Monday, December 27, 2010

Erythrodes hirtella, a Puerto Rican terrestrial orchid that is inconspicuous to a fault

Erythrodes hirtella, inflorescence

Plant body, note the shiny leaves with characteristic venation

Another view of the inflorescence

The orchid Erythrodes hirtella is one of those orchids that is so small, so unorchid-like and so inconspicuous that you could live for years next to a population of these plants and never realize that there were orchids nearby.   This happened to me with this species.  In fact I am sure I would have never noticed it if it had not forced itself on my attention.  Living in the middle of a forest, where it can rain every day for months on end, means that if you have any kind of plant in a pot you have to wage a constant war against invading ferns, melastomaceae, figs and all kind of invasive weeds that feel that the delicate, pampered and well fed denizen of the pot can be displaced by a more aggressive grower.  So I have to constantly weed the pots of face the loss of my plants.  One day meanwhile engaged in the unending weeding I was struck by the peculiar pattern of veining in the leaves of a small weed that had grown in the pot of one of my lilies.  The veining pattern, typically monocotyledonean was suspiciously orchid like.  I decided to spare the intruder and to keep it under observation.  Although initially excited by the mysterious intruder, a search of the literature quickly made clear that the orchid would probably belong to a species that produced small unshowy flowers.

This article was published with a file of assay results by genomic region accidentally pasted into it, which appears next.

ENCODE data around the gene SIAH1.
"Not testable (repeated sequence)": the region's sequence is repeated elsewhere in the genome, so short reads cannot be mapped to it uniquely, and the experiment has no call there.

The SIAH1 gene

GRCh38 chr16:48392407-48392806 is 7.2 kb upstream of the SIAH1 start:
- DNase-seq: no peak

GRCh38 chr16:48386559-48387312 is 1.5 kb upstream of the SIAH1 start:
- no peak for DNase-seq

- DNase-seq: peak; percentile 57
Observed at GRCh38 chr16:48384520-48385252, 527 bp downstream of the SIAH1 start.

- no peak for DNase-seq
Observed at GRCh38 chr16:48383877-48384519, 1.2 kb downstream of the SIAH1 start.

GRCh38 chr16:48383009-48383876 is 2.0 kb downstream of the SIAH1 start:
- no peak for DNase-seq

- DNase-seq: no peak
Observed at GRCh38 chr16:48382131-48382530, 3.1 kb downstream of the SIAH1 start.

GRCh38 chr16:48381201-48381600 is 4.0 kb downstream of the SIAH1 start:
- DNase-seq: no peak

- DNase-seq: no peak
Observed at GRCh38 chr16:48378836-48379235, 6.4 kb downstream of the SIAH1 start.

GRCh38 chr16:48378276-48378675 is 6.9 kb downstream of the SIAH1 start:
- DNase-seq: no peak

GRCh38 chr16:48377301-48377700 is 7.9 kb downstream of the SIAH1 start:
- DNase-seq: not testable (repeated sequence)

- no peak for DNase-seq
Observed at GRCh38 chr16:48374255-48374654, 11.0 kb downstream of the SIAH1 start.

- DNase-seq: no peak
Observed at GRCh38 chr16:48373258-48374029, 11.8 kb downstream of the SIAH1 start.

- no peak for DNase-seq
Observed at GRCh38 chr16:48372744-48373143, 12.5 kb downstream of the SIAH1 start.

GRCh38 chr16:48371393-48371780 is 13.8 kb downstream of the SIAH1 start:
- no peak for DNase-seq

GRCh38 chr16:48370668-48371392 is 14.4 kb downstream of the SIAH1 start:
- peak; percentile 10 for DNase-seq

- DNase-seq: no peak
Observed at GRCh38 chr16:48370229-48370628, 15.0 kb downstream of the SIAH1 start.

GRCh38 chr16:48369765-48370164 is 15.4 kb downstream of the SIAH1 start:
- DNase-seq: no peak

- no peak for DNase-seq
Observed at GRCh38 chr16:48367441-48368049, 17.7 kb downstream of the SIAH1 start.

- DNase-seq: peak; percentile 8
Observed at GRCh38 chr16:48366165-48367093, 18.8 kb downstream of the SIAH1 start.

When the plant did bloom the flowers were, as predicted small and unremarkable.  However the blooming did afford me the opportunity to document this species for my photo collection of Puerto Rican orchids.  Once I had become familiar with this plant I spotted others growing in the forest floor in scattered locations near my home.  This species is not in cultivation except perhaps accidentally.  It is the living embodiment of the old dictum “an orchid only of interest to botanists”.  I observed the plant for some time after it bloomed and set seed.  After the seed was dispersed the plant started to deteriorate and it died almost completely.  Some tiny pieces of stem remained alive and started to grow back, but by then my interest in this species had run its course.  The small stem pieces were relocated into a suitable habitat into the forest to live or die in their own terms as nature goes through its yearly cycle.

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